BDD Guidelines - writing features - gherkin language
Some of us here are working on the BDD guidelines that should be followed:
Would be interested to hear if anyone has thoughts to share:
- Explain in the feature file what the feature is about, just after the “Feature:
” before proceeding to the scenarios (preferably in “In order/As a/I want” format).
- Write high-level scenario steps by raising the level of abstraction and focus on the “what” rather than the “how”
- don’t mention UI elements
- don’t mention ‘click’ or other actions linked to specific UI elements
- the scenario should remain valid if the UI is replaced with a new UI tomorrow
- avoid very detailed steps where possible (helps to focus and avoid clutter)
- Write scenarios using business language rather than using technical language so that it can be understood by everyone.
- Write scenarios from the perspective of the person who will use or needs the feature (not always a member or user). Use 'I' and explain who the 'I' is in 'Given' step.
- Each and every scenario needs to be independent, i.e. scenarios should not depend on other scenarios or data created by other scenarios.
- Don't mention features or actions which are not related to the actual feature under test.
- Example: Scenario is to check the balance is displayed currently in a user account. Before checking the balance, user needs to login to check the balance but Login is not part of the check balance scenario.
- Use Scenario Outline when you have several scenarios that follow exactly the same pattern of steps, just with different input values or expected outcomes.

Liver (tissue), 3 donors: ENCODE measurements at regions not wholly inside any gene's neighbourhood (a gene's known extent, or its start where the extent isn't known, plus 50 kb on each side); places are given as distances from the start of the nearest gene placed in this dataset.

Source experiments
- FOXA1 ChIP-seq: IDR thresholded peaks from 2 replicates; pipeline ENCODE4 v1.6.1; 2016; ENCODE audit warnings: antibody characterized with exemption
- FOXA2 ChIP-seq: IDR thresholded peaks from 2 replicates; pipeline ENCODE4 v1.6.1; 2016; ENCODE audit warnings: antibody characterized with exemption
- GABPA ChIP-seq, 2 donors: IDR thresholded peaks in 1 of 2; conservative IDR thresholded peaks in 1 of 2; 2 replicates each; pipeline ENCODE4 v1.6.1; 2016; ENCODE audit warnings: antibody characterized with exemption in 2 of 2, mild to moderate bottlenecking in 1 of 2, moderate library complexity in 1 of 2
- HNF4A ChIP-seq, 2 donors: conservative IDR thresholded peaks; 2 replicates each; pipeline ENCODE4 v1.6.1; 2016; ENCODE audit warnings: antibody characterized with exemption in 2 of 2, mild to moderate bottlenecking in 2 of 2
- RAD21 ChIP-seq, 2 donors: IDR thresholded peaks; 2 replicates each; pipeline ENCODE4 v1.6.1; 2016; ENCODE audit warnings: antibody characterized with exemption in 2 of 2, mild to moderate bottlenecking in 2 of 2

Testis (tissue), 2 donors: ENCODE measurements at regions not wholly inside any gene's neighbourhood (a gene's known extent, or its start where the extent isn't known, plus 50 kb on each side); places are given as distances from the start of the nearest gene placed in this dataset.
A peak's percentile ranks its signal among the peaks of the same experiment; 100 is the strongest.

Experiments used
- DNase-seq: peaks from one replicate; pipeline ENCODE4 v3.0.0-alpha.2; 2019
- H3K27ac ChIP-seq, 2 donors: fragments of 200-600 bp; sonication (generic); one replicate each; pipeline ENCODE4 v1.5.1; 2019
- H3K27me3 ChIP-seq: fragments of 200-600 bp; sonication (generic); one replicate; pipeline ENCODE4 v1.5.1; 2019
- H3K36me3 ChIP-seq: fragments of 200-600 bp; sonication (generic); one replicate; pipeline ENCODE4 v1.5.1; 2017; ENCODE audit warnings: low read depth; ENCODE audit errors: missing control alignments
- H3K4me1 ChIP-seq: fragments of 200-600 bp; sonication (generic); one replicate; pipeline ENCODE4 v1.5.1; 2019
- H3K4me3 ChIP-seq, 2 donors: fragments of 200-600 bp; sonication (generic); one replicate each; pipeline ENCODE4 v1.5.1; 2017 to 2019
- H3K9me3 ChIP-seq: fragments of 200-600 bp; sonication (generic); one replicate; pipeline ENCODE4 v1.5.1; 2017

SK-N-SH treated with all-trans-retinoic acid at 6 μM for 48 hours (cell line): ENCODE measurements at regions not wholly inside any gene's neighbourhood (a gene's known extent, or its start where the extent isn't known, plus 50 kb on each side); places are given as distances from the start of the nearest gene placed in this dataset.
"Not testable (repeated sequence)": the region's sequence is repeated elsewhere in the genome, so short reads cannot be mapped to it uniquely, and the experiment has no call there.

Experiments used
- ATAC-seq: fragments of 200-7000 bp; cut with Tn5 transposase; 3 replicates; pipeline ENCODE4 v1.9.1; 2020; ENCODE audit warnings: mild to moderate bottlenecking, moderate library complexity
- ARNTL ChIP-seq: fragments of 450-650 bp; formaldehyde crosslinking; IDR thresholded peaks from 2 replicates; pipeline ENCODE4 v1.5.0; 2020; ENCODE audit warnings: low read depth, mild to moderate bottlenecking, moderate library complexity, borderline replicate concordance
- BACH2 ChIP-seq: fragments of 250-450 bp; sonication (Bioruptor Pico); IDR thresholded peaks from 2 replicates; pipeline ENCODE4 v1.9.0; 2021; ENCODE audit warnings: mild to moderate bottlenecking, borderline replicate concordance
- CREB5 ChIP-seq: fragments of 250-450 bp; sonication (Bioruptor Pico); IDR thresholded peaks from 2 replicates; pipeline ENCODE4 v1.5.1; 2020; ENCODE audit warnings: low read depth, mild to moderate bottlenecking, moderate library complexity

- Scenario Outline examples should be easy to understand. Column names should be meaningful (e.g. | Contact Method | Enquiry Type | instead of | value1 | value2 | ), so that the steps are understandable.
- Scenarios need to be environment independent.
- Write scenarios for testing happy paths and important error cases.
- Avoid typos and always use grammatically correct English.
- Wherever possible steps should be reused. This can also be achieved by
- parameterizing (if applicable)
- keeping it short and simple
- Whenever a feature or behaviour changes the existing scenarios needs to be updated (from a latest branch in TFS)
- Actions, which are not directly related to the scenario should be handled outside the actual scenario:
- Actions like login should be handled part of Background or hooks.
- Setup and teardown should be part of hooks and should not be part of the scenario.
Same test as in Bad Example 1, but with focus on a single business rule and without UI stuff